Thursday, 23 April 2009

Status Updates and Digital Identity

I have often blogged about language here and its uses on the Web and in e-Learning. While I have always been to some extent self-conscious about the kind of language I use on this blog (ie. what voice I project, what kind of identity this entails) my uses of Twitter, Facebook and have forced me to re-think what appears here.

Since using (which I blogged about previously) to update my status on Facebook, Twitter and this blog simultaneously, I have had to think a lot more about what status actually means.

Traditionally of course, status referred to something like class or one's ranking in society and I'm sure that definition still holds. In the new Web 2.0 sense of the word though, status refers to one's present state of activity, either in-the-world or on-the-web, and as such tends to give a microscropic view of the person's condition:
Rob is looking forward to a glass of Montepulciano
as opposed to traditional status which would be macroscopic:
Rob works at a bank and earns over £100,000 a year
The first example given above isn't necessarily typical however. That might have been typed in Facebook once but since the advent of Twitter, I've noticed status updates getting much messier. Now, we're more likely to see:
Rob That new AFX tune = tuuuuuuuune :-o
It's not about bad spelling, which has always been a pre-requisite of text-size updates due to the 140 character limit, but bad grammar.

I've become aware of this using because the same status update I send to Facebook also comes to this blog. It's not a professionalism thing; it's a case of my status updates making sense, whether or not they are prefixed by my name or not.

Whereas on Facebook, an update might read:
Guy is hungry.
the same update coming to this blog would read:
is hungry
Which just wouldn't make sense (to me, anyway) in the context of a blog. I suppose "am hungry" would make sense as this implies a truncated first person but then my status update on Facebook would read "Guy am hungry"...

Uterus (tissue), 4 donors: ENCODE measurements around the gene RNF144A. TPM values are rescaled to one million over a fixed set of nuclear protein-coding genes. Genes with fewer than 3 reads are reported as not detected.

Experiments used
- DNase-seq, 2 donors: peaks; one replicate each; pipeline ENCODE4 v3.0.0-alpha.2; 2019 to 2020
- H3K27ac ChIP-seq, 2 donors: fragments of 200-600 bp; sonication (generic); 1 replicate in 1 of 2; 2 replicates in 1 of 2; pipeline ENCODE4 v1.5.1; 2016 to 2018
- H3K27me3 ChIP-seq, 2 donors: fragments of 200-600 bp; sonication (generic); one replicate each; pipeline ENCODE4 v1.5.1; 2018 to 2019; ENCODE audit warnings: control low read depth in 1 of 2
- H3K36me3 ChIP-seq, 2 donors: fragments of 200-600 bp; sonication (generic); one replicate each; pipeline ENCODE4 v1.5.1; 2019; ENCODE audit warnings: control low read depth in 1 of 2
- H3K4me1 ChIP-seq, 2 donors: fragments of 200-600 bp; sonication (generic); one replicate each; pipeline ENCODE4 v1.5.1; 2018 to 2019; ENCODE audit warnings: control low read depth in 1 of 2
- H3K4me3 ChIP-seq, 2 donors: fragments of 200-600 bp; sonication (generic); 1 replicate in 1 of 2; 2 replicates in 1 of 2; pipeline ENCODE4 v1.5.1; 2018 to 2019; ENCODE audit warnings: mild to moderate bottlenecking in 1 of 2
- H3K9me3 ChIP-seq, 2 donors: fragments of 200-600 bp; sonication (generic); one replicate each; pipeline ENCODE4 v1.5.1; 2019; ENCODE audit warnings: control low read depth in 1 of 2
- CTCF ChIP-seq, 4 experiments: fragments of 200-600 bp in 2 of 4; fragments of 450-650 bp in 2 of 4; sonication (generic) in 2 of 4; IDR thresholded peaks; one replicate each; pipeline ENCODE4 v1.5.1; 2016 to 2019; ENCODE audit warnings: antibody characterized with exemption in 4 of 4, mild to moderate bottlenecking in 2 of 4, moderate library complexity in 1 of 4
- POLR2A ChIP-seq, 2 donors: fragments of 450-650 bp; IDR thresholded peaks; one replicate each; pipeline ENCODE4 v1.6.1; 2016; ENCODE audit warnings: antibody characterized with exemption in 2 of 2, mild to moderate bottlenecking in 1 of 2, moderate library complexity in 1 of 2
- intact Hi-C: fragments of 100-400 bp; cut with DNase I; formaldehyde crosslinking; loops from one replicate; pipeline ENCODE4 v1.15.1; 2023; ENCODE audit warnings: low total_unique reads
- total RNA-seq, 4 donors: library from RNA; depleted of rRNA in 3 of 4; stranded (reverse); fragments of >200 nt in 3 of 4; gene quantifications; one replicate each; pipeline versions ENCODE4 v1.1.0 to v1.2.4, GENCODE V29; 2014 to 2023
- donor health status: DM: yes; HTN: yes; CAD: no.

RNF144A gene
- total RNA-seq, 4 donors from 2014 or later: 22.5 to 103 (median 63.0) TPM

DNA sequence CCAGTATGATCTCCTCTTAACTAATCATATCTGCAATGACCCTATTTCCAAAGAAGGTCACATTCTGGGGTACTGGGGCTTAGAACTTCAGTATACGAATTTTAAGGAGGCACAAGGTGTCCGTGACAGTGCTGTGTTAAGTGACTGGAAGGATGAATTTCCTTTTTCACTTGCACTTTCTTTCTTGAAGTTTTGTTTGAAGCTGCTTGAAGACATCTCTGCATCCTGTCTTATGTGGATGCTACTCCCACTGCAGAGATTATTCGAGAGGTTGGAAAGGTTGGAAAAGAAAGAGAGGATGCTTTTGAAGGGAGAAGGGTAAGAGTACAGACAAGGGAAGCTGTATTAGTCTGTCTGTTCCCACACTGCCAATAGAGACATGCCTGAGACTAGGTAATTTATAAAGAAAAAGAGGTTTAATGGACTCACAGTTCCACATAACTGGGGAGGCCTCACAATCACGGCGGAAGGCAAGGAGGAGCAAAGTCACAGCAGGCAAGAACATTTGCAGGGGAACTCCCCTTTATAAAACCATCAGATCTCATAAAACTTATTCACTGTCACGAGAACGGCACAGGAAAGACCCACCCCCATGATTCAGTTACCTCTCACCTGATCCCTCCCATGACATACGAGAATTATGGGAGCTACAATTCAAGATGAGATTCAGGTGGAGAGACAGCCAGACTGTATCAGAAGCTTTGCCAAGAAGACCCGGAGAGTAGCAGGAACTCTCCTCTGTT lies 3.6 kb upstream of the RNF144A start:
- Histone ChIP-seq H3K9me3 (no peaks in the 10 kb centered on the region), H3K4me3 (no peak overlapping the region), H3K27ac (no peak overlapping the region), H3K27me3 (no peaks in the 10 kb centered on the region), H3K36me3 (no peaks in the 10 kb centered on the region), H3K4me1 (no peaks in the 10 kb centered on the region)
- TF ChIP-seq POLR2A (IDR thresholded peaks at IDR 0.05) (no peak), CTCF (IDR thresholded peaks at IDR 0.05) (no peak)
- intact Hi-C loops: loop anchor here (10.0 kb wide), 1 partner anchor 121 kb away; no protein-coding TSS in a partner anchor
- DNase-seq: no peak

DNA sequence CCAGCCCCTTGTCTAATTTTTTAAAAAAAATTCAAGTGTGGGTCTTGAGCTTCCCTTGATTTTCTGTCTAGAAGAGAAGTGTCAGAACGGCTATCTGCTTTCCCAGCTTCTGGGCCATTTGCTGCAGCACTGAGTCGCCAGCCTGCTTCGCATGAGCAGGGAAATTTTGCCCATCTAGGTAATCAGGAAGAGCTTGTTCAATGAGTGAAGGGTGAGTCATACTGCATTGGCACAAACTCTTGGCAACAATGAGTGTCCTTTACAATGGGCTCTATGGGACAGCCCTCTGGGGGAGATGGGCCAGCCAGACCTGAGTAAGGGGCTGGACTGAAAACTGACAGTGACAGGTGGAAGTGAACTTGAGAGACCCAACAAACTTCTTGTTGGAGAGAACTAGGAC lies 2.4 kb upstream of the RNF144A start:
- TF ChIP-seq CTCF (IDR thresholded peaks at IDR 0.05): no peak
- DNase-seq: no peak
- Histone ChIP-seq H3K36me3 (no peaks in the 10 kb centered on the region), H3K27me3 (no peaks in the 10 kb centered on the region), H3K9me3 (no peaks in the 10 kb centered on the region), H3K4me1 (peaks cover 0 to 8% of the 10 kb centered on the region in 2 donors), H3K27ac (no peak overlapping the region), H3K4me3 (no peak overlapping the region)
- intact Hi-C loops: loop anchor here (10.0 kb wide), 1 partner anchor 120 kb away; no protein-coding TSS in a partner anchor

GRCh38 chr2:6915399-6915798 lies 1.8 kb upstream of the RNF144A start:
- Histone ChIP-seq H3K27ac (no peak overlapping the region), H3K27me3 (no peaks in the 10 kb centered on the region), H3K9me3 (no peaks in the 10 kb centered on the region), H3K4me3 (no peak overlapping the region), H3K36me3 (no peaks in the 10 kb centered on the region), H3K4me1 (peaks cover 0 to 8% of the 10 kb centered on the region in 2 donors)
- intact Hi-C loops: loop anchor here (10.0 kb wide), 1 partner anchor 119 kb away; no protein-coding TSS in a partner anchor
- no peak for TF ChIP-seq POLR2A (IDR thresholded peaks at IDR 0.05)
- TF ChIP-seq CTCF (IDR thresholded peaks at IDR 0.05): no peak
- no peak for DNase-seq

So I've worked out that using an application like, I'm limited to using verbs in the simple past tense or with modal auxiliary verbs tacked on the front. I can get away with a status like:
got hooked on The Wire over the last four days.
because it still makes sense over on social networking sites where my name is shoved in front of it. Likewise, I could update with:
would watch more of The Wire tonight but might go to see Che: Part One instead.
and get away with it for exactly the same reasons. I say "get away with" but of course no-one's going to punish me or even frown on me for not sticking to these rules. The only explanation I can give is that I prefer to construct my digitial identity in this way. It might seem trivial but status updates are the most prevalent indicators of digital identity, especially as they appear both on social networking sites and on blogs.

With a few tweaks to the stylesheet of my blog I've arranged for my status updates to be capitalised (that is the first letter to be in uppercase) just to make those decapitated sentences look that little bit neater, rather than have my Facebook and Twitter statuses look messier as a trade-off. It took a few seconds to write the following bit of code, which takes care of this tidy-up job for me:
div:first-letter { text-transform: uppercase; }
The only "problem" I might have left is the kind of restriction this approach places on my status. What all the above means is my status updates are always about what I have already done or about what I might do under certain conditions and never about what I am actually doing at this very moment. Right now though, I intend to go home.

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